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Choose living accommodations carefully when seeking custody

You may have expected there to be financial challenges when you decided to divorce. Since you had set aside your career in the early years of your marriage to stay home and raise your children, you knew from the start that you'd be facing a significant lifestyle adjustment once the court finalized your divorce. You've been working from home part-time, however, and have every reason to believe you'll secure a job that provides sustainable income for you and your kids.  

In the meantime, you know you're going to have to scale down and move to a smaller home. If you are hoping the court will grant you full physical custody of your kids, there are several things you'll want to keep in mind when deciding where to live. Your choices may impact the court's decisions. It's also critical that you know how to protect your parental rights if a problem arises during custody proceedings.  

What does where you live have to do with custody? 

The court makes its decisions regarding your children based on their best interests. No matter how much you may want your kids to live with you, if the judge hearing your case thinks placing your children in your physical custody would somehow be a detriment to their well-being, it is likely that he or she will rule in the other parent's favor.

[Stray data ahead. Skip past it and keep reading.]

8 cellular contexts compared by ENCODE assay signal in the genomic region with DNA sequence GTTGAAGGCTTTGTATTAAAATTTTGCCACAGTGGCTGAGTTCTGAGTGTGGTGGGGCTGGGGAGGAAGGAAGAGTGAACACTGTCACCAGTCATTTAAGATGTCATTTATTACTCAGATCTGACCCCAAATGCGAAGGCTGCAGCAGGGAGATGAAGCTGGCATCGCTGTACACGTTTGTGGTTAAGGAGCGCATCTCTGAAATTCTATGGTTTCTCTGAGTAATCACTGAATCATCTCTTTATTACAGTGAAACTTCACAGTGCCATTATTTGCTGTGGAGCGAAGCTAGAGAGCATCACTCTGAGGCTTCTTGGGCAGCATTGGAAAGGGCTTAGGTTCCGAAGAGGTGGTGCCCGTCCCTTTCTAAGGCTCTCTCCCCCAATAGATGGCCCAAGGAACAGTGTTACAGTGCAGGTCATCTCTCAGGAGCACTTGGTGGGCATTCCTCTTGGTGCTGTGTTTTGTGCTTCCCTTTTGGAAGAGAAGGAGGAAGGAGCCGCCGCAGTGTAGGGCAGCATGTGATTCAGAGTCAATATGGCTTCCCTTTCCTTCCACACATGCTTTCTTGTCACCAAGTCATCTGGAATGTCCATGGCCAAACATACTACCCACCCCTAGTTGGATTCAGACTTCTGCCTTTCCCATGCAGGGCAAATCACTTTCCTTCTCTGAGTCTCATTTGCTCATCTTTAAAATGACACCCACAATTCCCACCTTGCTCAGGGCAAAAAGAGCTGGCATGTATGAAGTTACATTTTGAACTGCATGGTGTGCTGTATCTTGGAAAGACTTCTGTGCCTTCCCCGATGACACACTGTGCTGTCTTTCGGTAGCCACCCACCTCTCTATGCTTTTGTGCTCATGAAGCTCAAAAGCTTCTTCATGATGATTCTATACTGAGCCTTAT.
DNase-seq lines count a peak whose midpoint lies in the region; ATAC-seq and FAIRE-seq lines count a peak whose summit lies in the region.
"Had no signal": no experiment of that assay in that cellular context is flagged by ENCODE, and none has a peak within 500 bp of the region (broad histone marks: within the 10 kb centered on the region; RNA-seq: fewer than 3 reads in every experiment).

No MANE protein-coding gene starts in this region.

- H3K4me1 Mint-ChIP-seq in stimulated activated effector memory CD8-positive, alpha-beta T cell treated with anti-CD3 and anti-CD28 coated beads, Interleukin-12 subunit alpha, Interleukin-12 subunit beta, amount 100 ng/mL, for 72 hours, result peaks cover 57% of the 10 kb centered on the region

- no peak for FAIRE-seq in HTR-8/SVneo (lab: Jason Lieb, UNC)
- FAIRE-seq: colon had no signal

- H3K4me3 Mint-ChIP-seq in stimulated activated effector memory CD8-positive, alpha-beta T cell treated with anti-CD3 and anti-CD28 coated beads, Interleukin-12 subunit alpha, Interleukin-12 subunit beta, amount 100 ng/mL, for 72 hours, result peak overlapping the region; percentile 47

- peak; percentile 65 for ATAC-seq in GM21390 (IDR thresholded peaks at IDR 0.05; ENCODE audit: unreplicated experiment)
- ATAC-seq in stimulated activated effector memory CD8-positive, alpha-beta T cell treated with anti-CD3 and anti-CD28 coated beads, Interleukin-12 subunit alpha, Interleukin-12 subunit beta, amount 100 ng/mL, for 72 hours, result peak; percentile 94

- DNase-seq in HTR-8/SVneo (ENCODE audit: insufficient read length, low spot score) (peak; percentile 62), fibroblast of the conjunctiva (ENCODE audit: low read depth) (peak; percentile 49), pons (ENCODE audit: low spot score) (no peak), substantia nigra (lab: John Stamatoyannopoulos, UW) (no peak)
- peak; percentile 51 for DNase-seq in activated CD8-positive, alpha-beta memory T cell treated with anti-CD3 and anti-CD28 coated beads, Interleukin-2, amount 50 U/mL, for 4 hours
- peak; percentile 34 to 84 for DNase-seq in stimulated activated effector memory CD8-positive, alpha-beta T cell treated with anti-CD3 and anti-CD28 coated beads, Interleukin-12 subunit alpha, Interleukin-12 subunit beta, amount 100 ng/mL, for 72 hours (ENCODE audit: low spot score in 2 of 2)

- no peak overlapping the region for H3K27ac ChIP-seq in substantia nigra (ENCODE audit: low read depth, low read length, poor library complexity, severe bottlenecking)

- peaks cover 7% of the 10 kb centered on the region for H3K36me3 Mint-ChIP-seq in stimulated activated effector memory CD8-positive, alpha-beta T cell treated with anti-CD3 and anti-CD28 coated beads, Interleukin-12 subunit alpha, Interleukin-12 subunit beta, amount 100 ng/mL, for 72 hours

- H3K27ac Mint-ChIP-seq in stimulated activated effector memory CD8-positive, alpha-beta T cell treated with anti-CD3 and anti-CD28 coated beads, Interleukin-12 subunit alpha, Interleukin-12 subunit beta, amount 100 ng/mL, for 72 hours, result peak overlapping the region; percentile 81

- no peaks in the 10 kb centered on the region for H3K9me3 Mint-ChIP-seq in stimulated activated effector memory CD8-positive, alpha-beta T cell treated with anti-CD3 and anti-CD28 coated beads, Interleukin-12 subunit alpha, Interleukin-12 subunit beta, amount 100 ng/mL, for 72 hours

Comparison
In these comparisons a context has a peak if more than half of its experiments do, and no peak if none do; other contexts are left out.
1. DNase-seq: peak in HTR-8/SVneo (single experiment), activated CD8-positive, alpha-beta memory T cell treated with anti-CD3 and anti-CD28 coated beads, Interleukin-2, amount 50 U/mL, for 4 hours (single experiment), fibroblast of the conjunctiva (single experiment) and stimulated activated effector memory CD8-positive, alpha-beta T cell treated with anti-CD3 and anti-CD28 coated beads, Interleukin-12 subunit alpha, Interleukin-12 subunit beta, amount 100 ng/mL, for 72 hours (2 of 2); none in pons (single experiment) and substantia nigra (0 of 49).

What types of factors does the court consider regarding living accommodations? 

You would definitely not be the first Colorado parent to have to simplify your lifestyle and scale down your living arrangements following a divorce. However, the court does take lifestyle during marriage into consideration when determining where and with whom your children should live post-divorce. If adjusting new living accommodations will be too difficult, and your ex's house and neighborhood is more in-line with what your kids are used to, chances are the court may find such an environment more fitting for them.   

Other issues bear impact on the court's decision as well, such as what the crime rate in your new neighborhood happens to be. Also, a judge may require that each of your children have private space within your home, especially if you are not of the same gender.  

Protecting your rights 

Physical surroundings are certainly not the only factor that influence the court's child custody decisions. Your opinion as a parent matters as well. If you, at any time, believe someone is trying to undermine your rights as a parent, you can reach out for immediate support to protect those rights and make sure your children's best interests are a central focus of all child custody proceedings.

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